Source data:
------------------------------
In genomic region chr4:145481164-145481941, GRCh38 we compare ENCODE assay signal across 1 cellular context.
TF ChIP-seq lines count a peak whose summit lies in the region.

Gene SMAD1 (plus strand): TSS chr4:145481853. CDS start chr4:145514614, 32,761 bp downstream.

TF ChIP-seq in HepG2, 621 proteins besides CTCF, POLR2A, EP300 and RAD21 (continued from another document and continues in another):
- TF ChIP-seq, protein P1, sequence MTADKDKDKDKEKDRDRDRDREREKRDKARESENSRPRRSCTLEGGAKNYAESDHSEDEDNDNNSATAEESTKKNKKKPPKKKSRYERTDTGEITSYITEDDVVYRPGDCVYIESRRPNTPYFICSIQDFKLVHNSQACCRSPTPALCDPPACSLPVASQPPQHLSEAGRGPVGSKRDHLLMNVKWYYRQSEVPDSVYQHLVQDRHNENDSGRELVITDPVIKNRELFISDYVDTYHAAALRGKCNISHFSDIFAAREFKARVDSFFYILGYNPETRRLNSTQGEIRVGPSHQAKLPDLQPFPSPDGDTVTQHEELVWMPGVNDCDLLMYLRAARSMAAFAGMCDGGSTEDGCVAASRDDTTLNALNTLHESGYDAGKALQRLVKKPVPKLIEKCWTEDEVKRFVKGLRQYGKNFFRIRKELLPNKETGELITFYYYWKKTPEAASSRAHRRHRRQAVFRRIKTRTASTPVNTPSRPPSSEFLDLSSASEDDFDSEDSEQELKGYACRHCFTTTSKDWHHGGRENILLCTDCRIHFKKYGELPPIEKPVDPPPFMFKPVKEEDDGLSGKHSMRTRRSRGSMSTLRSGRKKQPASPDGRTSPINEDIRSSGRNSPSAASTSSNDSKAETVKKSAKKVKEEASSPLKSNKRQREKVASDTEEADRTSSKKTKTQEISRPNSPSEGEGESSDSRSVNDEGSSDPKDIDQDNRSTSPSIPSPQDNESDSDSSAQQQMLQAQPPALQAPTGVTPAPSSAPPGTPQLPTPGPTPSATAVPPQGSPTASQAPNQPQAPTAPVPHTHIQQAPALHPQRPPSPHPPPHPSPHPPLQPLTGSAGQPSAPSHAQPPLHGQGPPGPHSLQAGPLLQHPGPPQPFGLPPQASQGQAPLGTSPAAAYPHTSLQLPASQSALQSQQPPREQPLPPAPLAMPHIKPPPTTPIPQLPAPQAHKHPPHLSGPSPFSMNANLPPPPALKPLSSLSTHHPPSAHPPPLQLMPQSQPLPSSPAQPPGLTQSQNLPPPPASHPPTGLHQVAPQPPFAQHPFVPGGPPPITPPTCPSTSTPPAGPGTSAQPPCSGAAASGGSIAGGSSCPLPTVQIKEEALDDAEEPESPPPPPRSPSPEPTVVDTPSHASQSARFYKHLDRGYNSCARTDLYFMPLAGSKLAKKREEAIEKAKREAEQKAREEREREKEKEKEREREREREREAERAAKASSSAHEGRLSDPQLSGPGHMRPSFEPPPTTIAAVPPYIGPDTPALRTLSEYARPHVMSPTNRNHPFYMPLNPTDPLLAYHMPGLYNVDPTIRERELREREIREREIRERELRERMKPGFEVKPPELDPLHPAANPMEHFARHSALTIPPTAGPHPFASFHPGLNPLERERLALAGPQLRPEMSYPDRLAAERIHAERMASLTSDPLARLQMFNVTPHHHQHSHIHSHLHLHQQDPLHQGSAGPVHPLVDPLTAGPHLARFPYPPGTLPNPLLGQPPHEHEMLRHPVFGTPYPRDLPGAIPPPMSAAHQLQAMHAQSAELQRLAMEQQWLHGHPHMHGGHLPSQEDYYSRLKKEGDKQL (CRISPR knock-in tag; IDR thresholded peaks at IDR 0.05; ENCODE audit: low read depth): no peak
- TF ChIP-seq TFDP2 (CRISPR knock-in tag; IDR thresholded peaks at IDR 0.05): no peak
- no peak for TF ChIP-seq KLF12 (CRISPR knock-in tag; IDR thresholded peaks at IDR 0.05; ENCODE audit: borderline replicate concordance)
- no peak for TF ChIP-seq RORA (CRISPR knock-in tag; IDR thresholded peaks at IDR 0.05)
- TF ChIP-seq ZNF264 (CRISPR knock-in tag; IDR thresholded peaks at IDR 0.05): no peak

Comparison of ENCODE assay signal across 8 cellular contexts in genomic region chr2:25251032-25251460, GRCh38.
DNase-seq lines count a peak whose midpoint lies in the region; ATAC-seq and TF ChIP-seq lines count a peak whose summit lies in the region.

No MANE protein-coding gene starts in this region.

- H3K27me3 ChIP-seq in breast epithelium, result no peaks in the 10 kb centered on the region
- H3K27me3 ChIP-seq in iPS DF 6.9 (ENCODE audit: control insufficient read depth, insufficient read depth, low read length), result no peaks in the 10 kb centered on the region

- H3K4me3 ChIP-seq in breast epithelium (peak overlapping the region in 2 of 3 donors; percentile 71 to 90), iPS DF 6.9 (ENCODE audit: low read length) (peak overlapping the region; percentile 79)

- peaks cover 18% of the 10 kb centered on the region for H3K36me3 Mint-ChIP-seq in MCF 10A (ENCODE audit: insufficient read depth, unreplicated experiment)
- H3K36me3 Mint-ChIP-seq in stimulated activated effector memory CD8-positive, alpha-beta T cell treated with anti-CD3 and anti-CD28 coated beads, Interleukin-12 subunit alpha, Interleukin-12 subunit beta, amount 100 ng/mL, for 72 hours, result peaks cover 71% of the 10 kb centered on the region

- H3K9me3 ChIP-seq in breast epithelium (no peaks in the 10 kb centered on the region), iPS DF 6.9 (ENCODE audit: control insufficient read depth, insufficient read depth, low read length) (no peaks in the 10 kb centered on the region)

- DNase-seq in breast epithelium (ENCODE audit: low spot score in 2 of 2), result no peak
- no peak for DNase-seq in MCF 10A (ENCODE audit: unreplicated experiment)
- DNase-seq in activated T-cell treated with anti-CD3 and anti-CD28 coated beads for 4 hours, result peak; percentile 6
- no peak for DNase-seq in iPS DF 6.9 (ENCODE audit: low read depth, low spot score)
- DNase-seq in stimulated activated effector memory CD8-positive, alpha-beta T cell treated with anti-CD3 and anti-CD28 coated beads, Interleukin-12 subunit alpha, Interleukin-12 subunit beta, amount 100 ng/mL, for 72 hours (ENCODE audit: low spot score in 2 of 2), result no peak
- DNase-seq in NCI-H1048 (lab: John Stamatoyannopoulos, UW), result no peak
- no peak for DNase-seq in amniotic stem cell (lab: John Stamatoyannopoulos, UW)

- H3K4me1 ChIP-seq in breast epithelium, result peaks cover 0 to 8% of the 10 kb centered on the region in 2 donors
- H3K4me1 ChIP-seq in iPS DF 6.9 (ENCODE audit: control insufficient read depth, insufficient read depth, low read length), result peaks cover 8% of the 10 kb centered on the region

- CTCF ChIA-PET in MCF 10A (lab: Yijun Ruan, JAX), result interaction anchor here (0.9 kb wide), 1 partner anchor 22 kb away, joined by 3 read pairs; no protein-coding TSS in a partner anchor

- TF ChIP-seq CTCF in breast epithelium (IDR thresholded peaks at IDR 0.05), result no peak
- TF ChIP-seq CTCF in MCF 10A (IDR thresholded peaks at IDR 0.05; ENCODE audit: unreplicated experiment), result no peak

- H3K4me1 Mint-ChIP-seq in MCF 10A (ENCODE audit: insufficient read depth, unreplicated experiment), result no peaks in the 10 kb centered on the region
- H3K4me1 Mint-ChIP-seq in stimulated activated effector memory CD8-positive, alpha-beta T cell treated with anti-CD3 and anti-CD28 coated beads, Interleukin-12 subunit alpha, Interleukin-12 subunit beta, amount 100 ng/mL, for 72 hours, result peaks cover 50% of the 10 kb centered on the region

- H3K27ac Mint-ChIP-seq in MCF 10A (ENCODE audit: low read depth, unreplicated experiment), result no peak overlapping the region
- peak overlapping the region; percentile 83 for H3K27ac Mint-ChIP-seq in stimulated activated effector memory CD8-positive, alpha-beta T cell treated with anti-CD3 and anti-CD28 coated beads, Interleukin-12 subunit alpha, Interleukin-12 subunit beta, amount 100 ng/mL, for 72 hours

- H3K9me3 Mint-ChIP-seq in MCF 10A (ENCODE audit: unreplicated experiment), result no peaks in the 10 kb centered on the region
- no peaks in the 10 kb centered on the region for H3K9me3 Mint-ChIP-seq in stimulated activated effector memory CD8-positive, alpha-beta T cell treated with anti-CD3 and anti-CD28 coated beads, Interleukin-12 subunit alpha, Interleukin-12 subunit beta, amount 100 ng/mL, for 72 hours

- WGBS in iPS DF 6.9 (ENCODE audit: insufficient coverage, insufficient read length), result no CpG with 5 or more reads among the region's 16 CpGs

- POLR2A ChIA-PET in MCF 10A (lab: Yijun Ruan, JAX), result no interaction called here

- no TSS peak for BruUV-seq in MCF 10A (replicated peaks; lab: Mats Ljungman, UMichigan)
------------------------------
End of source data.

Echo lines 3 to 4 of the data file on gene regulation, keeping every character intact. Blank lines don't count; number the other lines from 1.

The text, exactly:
Gene SMAD1 (plus strand): TSS chr4:145481853. CDS start chr4:145514614, 32,761 bp downstream.

TF ChIP-seq in HepG2, 621 proteins besides CTCF, POLR2A, EP300 and RAD21 (continued from another document and continues in another):